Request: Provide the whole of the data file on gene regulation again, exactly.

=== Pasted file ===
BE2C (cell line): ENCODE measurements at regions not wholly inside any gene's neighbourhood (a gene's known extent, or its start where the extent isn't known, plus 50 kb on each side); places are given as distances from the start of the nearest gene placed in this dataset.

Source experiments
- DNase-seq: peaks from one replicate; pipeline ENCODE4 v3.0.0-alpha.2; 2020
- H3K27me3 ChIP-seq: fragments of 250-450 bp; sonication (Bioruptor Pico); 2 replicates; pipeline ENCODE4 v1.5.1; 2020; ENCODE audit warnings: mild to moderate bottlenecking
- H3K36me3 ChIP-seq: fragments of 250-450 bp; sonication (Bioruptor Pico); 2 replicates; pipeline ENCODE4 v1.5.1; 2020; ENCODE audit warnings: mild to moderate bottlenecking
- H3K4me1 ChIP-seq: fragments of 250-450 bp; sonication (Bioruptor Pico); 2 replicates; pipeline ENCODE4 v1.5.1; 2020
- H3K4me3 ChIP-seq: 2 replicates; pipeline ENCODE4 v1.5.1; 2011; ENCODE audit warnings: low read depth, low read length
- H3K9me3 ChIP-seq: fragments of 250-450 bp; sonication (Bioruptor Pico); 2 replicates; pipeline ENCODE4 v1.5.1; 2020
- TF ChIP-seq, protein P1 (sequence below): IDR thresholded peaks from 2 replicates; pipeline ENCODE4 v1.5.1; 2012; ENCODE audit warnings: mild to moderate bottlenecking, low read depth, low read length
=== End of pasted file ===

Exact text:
BE2C (cell line): ENCODE measurements at regions not wholly inside any gene's neighbourhood (a gene's known extent, or its start where the extent isn't known, plus 50 kb on each side); places are given as distances from the start of the nearest gene placed in this dataset.

Source experiments
- DNase-seq: peaks from one replicate; pipeline ENCODE4 v3.0.0-alpha.2; 2020
- H3K27me3 ChIP-seq: fragments of 250-450 bp; sonication (Bioruptor Pico); 2 replicates; pipeline ENCODE4 v1.5.1; 2020; ENCODE audit warnings: mild to moderate bottlenecking
- H3K36me3 ChIP-seq: fragments of 250-450 bp; sonication (Bioruptor Pico); 2 replicates; pipeline ENCODE4 v1.5.1; 2020; ENCODE audit warnings: mild to moderate bottlenecking
- H3K4me1 ChIP-seq: fragments of 250-450 bp; sonication (Bioruptor Pico); 2 replicates; pipeline ENCODE4 v1.5.1; 2020
- H3K4me3 ChIP-seq: 2 replicates; pipeline ENCODE4 v1.5.1; 2011; ENCODE audit warnings: low read depth, low read length
- H3K9me3 ChIP-seq: fragments of 250-450 bp; sonication (Bioruptor Pico); 2 replicates; pipeline ENCODE4 v1.5.1; 2020
- TF ChIP-seq, protein P1 (sequence below): IDR thresholded peaks from 2 replicates; pipeline ENCODE4 v1.5.1; 2012; ENCODE audit warnings: mild to moderate bottlenecking, low read depth, low read length